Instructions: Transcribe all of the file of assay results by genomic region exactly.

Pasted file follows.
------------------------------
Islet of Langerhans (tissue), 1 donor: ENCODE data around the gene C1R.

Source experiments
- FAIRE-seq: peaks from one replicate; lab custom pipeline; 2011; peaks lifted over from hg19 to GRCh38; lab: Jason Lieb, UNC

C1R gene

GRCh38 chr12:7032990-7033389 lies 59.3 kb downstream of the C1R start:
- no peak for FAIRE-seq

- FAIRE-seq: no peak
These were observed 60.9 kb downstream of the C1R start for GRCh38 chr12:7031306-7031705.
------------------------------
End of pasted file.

Islet of Langerhans (tissue), 1 donor: ENCODE data around the gene C1R.

Source experiments
- FAIRE-seq: peaks from one replicate; lab custom pipeline; 2011; peaks lifted over from hg19 to GRCh38; lab: Jason Lieb, UNC

C1R gene

GRCh38 chr12:7032990-7033389 lies 59.3 kb downstream of the C1R start:
- no peak for FAIRE-seq

- FAIRE-seq: no peak
These were observed 60.9 kb downstream of the C1R start for GRCh38 chr12:7031306-7031705.